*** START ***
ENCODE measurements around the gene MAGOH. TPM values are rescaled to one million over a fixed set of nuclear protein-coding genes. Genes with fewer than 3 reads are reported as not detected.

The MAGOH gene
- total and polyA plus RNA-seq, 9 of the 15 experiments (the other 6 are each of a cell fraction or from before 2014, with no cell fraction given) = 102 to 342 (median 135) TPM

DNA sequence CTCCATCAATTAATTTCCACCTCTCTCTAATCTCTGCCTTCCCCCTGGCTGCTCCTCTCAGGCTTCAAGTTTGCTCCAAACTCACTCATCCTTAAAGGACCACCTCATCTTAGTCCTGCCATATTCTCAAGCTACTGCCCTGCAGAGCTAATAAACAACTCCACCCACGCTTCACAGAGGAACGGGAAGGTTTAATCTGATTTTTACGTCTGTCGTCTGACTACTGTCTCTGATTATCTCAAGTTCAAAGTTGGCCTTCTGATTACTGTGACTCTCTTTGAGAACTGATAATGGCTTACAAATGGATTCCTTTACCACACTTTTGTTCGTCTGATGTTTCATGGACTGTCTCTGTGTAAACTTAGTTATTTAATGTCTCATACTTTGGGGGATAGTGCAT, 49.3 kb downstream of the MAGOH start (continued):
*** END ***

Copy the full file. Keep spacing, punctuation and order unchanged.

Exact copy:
ENCODE measurements around the gene MAGOH. TPM values are rescaled to one million over a fixed set of nuclear protein-coding genes. Genes with fewer than 3 reads are reported as not detected.

The MAGOH gene
- total and polyA plus RNA-seq, 9 of the 15 experiments (the other 6 are each of a cell fraction or from before 2014, with no cell fraction given) = 102 to 342 (median 135) TPM

DNA sequence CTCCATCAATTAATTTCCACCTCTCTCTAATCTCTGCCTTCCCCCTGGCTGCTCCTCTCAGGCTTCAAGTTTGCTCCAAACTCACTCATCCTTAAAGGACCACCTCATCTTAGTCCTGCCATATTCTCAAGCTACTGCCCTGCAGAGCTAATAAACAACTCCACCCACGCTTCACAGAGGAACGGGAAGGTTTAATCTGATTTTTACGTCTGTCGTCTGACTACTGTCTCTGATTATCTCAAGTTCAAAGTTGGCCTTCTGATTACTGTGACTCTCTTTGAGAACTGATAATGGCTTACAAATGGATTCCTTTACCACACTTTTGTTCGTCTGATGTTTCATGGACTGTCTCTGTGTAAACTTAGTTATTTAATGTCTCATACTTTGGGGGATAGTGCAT, 49.3 kb downstream of the MAGOH start (continued):